When Jim was about four or five, we lived half a block from a soft ice-cream shop. It changed hands a few times, but I think back then it was a Tasty Freeze. Anyway, Jim was always little for his age. Darla recalled how he weighed about the same for like three years straight when he was a little boy. He was so small that when Mom gave him a quarter to go to the ice-cream place, he couldn’t see over the lip of the little self-service counter. So he would reach up with his coin and, tap-tap-tap, peck on the Formica counter-top and call out, “Heeeeey! I’m heeeeere!”
The girls who worked at the place thought the little tow-headed kid was about the cutest thing they’d ever seen, so they would hide out in the back for a while, spying on him while, increasingly frustrated at the lack of service, Jim would tap harder and harder and shout louder and louder, “Heeeeey! I’m heeeeere!” until they finally waited on him.
I said that, in a way, Jim had been doing that all his life. He was always saying, “Hey watch this, big guy,” whenever he did something daring or clever or just plain funny. He enjoyed great physical grace and poise and was something of a show-off, but a really likable one, a natural comic, the kind of guy that was popular and that everybody wanted to hang out with. But also the kind that it was hard to be truly intimate with, a fiercely private person who covered up his deepest feelings with a truckload of wise-assed attitude and carefully learned savoir faire.
Shortly before he died, on one of my visits back home, he said: “Hey big guy, I don’t know how you’ll take this, but you know what I’ve always wanted?”
“For you to write something about me.”
“Like, you know, how you feel about me.”
“Well, hell, y’dumb ass, you know how I feel about you. I love ya, y’dipshit.”
“Yeah, no, but I mean…seriously, how you see me, y’know?”
He never mentioned it again, but I know that this was important to him, for people to like him and see him in a positive light and it was devastating to him when they let him down and didn’t seem as committed to him as he was to them.
So after the funeral service, when both his ex-wife – who had left him because she “needed her own space” – and the woman whom he had most recently lived with (and who had left him six months earlier for similarly vague reasons) came with tears in their eyes to ask what we were going to do with the ashes, it was with a kind of cruel, ugly glee that I told them it was a family affair and private.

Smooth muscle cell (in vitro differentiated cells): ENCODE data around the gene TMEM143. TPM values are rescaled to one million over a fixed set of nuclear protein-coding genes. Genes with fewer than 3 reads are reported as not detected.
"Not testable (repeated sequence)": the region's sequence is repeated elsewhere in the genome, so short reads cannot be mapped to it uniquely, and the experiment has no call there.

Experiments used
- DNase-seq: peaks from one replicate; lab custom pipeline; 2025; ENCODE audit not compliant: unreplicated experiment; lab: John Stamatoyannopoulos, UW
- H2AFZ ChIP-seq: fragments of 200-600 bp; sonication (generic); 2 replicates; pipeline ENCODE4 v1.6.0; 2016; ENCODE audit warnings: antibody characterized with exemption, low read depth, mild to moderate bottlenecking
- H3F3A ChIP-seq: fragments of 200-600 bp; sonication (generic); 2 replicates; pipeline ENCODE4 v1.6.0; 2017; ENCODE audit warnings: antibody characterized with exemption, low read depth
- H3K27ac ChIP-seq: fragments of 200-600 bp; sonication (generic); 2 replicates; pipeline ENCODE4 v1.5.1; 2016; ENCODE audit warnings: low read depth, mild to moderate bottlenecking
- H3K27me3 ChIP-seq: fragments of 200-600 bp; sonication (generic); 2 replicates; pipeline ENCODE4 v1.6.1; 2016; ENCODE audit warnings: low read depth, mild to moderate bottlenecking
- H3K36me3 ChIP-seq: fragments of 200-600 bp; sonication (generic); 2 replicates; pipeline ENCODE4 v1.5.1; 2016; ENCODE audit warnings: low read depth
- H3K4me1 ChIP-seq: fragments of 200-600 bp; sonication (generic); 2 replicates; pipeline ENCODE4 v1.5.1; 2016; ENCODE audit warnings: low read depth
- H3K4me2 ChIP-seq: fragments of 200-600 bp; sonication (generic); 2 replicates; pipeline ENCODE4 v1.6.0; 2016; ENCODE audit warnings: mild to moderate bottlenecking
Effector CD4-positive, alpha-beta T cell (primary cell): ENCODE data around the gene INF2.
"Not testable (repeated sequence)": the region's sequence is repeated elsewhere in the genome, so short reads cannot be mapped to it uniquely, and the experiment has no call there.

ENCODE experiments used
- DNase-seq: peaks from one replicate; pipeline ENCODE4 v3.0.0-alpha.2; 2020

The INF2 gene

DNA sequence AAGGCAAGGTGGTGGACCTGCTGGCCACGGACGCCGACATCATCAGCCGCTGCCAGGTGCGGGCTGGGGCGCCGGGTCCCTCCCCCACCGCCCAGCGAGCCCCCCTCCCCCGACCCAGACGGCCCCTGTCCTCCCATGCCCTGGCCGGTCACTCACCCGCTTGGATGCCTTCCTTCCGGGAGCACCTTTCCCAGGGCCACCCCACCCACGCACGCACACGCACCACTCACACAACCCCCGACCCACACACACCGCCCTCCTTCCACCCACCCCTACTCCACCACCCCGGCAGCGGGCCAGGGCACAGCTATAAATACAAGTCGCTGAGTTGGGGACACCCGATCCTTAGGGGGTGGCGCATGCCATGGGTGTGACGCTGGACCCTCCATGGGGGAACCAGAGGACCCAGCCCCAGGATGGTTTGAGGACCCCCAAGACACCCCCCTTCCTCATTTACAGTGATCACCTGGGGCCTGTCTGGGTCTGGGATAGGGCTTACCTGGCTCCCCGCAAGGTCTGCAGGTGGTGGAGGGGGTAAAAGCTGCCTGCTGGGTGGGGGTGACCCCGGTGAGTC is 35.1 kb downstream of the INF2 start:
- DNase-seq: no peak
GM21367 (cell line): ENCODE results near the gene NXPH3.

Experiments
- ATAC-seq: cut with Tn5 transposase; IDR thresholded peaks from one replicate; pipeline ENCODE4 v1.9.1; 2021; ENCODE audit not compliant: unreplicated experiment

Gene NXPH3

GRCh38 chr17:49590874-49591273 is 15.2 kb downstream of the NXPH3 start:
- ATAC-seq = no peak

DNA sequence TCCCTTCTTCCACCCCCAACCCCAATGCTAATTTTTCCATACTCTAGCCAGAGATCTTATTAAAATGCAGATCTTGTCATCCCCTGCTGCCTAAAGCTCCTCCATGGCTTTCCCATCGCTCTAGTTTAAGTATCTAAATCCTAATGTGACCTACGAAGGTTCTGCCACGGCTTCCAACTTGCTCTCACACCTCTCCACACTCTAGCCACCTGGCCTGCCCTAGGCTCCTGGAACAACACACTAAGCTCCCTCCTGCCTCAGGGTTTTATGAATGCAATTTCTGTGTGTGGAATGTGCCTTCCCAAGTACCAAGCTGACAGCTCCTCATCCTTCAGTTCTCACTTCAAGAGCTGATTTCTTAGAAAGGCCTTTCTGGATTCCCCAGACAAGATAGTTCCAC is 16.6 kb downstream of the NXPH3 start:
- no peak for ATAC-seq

And it was. Later, on that chilly, windy, last day of the year, Darla, her two boys and I spread the ashes at an undisclosed location, in a ceremony of our own devising, and to which only we were privy. I was only sorry that our cousin, Don, had already left after the funeral and that I hadn’t thought quickly enough to invite him along, since he had been a second big brother to Jim when I wasn’t around and I knew he deserved to be part of this farewell.
Anyway, now, three years later, we had decided that we needed to give Jim some kind of marker, some minimal “shrine” to which friends and family (and ex-wives and ex-girlfriends) could go and remember him and pay their respects. The “where” wasn’t really a matter of great debate. Jim had told me that often after both of our parents died, he had gone out to
“You’re gonna think I’m crazy,” he said, “but I’ll get to thinking about things and I’ll go out there, and, y’know what I do? I sit down on top of their headstone, I light a cigarette and I talk to them.”
“What do you say?” I asked.
“I just sit there and tell them all of the things I always loved about them, and everything I hated. And when I’m done, I feel a lot better. People go by and look at me like I’m nuts, sometimes, but I really, really, feel a helluva lot better afterward.”
So like I say, it wasn’t a question of “where”, but “what”.
Darla and I had taken a week’s vacation together in
It was in central
It was late and cold and raining torrentially and threatening to turn to snow. We were both hungry and tired. But I just kept on driving. Once we crossed over from
Darla was quiet. She could tell something was up. My behavior begged an explanation. I said: “I thought maybe we could get to Wapak tonight and tomorrow morning see if we can find that stone-cutter.”
“Which stone-cutter’s that?”
“You know, the one that used to be there next to Leland Stroh’s house. The older guy’s dead, I think, but maybe his family took over the business.”